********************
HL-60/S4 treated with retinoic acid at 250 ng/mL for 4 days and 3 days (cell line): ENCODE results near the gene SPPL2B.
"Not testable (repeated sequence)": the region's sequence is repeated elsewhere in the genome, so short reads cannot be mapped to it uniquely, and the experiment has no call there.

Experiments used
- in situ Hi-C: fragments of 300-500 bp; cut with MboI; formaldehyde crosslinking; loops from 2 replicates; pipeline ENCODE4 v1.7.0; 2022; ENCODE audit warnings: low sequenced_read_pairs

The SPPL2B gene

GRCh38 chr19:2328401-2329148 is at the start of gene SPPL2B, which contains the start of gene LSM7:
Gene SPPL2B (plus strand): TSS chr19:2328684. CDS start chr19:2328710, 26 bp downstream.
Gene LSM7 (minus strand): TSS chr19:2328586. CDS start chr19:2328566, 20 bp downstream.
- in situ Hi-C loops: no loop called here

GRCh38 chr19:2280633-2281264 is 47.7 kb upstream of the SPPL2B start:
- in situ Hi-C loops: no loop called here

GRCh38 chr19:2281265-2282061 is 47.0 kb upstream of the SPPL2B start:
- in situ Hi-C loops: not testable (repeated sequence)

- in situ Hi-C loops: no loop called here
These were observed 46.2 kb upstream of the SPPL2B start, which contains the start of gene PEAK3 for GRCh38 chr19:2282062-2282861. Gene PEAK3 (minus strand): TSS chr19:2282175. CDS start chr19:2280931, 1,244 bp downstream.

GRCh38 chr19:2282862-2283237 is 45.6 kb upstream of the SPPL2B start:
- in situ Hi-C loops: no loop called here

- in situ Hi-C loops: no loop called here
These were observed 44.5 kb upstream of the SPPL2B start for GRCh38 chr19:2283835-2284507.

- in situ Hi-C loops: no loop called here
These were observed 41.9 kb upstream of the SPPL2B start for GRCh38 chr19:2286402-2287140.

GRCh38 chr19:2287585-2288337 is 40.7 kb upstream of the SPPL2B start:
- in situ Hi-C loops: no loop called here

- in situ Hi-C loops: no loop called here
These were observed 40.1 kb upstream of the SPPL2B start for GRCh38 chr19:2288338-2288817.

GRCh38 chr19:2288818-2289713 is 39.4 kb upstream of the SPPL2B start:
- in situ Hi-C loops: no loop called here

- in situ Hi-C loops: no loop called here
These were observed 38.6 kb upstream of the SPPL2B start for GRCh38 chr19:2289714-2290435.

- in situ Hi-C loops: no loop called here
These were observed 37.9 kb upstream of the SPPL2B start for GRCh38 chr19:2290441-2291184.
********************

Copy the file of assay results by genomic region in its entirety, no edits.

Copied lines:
HL-60/S4 treated with retinoic acid at 250 ng/mL for 4 days and 3 days (cell line): ENCODE results near the gene SPPL2B.
"Not testable (repeated sequence)": the region's sequence is repeated elsewhere in the genome, so short reads cannot be mapped to it uniquely, and the experiment has no call there.

Experiments used
- in situ Hi-C: fragments of 300-500 bp; cut with MboI; formaldehyde crosslinking; loops from 2 replicates; pipeline ENCODE4 v1.7.0; 2022; ENCODE audit warnings: low sequenced_read_pairs

The SPPL2B gene

GRCh38 chr19:2328401-2329148 is at the start of gene SPPL2B, which contains the start of gene LSM7:
Gene SPPL2B (plus strand): TSS chr19:2328684. CDS start chr19:2328710, 26 bp downstream.
Gene LSM7 (minus strand): TSS chr19:2328586. CDS start chr19:2328566, 20 bp downstream.
- in situ Hi-C loops: no loop called here

GRCh38 chr19:2280633-2281264 is 47.7 kb upstream of the SPPL2B start:
- in situ Hi-C loops: no loop called here

GRCh38 chr19:2281265-2282061 is 47.0 kb upstream of the SPPL2B start:
- in situ Hi-C loops: not testable (repeated sequence)

- in situ Hi-C loops: no loop called here
These were observed 46.2 kb upstream of the SPPL2B start, which contains the start of gene PEAK3 for GRCh38 chr19:2282062-2282861. Gene PEAK3 (minus strand): TSS chr19:2282175. CDS start chr19:2280931, 1,244 bp downstream.

GRCh38 chr19:2282862-2283237 is 45.6 kb upstream of the SPPL2B start:
- in situ Hi-C loops: no loop called here

- in situ Hi-C loops: no loop called here
These were observed 44.5 kb upstream of the SPPL2B start for GRCh38 chr19:2283835-2284507.

- in situ Hi-C loops: no loop called here
These were observed 41.9 kb upstream of the SPPL2B start for GRCh38 chr19:2286402-2287140.

GRCh38 chr19:2287585-2288337 is 40.7 kb upstream of the SPPL2B start:
- in situ Hi-C loops: no loop called here

- in situ Hi-C loops: no loop called here
These were observed 40.1 kb upstream of the SPPL2B start for GRCh38 chr19:2288338-2288817.

GRCh38 chr19:2288818-2289713 is 39.4 kb upstream of the SPPL2B start:
- in situ Hi-C loops: no loop called here

- in situ Hi-C loops: no loop called here
These were observed 38.6 kb upstream of the SPPL2B start for GRCh38 chr19:2289714-2290435.

- in situ Hi-C loops: no loop called here
These were observed 37.9 kb upstream of the SPPL2B start for GRCh38 chr19:2290441-2291184.